03/15/2012

NEXT POST
Learning Uninterrupted A growing trend in education over the last two decades has been exploring ways to use educational technology to maximize classroom time and extend learning opportunities beyond the classroom. The idea of a “ubiquitous learning environment,” where students can learn at any time and in any place, has long been a dream of many educators and goes back over one hundred years—correspondence courses, phonographs, radio, filmstrips, and television have all been re-purposed for learning. Today, with high-speed Internet and devices like smart phones and tablet computers more commonly in the hands of students, educators are closer than ever to realizing the dream of the anytime/anyplace classroom. Despite the (very real) digital divide, schools increasingly are providing students with mobile computing devices to take learning from the school into the home. Many teachers already take advantage of free online services that provide rich and engaging educational opportunities. For example, the Khan Academy provides video vignettes on a plethora of educational topics, and MIT hosts a wide selection of online courses. But today’s educators are not just looking to capitalize on these types of resources, but also to transform homework time into an extended classroom experience. McREL’s own research in the areas of Homework and Practice supports the idea that learning outside of the classroom has a high (and measurable) impact on student learning and achievement. Most recently, the ubiquitous classroom has been getting attention due to the “flipped classroom” movement started by two Colorado teachers, Jonathan Bergmann and Aaron Sams, from...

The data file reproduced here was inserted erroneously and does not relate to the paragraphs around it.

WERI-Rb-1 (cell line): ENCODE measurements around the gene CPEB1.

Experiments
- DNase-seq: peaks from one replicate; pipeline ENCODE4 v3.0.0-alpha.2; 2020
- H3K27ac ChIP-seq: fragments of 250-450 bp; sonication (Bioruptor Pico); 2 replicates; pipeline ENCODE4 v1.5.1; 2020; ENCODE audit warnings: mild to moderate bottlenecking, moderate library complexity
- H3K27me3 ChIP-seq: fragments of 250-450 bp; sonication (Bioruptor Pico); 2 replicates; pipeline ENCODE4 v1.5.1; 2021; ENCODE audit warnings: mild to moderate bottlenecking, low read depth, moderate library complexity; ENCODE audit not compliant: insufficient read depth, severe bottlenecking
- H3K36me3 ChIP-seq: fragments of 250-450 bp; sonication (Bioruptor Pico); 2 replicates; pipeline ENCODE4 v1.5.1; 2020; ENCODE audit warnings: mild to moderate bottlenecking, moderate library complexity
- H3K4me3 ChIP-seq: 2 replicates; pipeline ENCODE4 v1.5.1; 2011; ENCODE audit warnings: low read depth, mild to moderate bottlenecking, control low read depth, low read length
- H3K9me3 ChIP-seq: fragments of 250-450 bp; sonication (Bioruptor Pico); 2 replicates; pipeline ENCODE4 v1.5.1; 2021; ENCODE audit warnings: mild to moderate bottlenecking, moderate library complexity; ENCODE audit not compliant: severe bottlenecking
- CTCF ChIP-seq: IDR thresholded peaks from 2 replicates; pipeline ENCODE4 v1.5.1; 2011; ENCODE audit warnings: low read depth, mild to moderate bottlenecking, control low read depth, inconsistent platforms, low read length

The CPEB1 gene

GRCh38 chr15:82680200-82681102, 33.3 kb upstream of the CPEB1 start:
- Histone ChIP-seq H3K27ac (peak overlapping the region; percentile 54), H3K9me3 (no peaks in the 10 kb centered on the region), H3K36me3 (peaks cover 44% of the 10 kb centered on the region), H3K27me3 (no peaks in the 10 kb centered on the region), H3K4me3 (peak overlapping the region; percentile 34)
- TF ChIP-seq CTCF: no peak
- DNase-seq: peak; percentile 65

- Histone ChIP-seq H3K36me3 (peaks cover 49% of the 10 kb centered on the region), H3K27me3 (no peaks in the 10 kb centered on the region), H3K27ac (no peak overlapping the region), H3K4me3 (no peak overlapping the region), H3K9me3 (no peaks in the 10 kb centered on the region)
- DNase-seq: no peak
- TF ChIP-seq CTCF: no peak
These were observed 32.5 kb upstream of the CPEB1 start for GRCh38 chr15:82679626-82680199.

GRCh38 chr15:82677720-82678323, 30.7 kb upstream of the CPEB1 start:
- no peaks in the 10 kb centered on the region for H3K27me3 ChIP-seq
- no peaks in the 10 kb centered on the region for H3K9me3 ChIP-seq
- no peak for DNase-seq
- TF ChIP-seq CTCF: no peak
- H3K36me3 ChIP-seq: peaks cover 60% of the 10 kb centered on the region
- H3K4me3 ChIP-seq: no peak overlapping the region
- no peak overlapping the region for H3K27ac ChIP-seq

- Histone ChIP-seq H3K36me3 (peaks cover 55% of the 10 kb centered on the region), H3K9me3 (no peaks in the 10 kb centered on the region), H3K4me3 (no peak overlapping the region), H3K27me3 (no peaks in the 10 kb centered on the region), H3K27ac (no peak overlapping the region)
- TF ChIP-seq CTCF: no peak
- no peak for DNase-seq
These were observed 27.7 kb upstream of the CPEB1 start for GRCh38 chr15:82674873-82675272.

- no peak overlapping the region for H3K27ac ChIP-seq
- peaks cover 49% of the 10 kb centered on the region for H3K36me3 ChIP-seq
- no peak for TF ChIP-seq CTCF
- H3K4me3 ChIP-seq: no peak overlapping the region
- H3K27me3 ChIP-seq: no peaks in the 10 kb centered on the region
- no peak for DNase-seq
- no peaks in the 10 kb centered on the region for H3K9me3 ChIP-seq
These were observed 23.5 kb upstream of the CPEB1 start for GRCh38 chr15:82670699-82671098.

PREVIOUS POST
Quiet in the classroom Imagine being 13 years old and having a social studies class in which you and your classmates learn cooperatively 100 percent of the time, and no one ever works alone . . . ever. Depending on your personality, this could be your favorite class or your worst nightmare. This was the learning environment one teacher created for his students after attending a professional development seminar on the benefits of cooperative learning. Upon returning to the school, he physically made over his classroom, creating stations for small groups of students to work together every single day. Perhaps he was so inspired by a dynamic instructor that he couldn’t resist converting to a new teaching approach; perhaps he viewed it as a way not to have to deal with the time-consuming planning that good teaching often requires; or he may have viewed it simply as a fail-proof way for students to learn. Whatever his instructional motivations, it most likely was the way he himself preferred to learn. However, it was not the preference of at least one of his students, who began to dread attending his class and, as a result, learned very little social studies that year. An insight as to why and how some students choose to opt out of cooperative learning is revealed in Susan Cain’s book Quiet, which posits that our culture, in general, and our schools, in particular, undervalue certain types of individuals, specifically, introverts. She contends that the focus on group learning in schools ignores the...

Recent Comments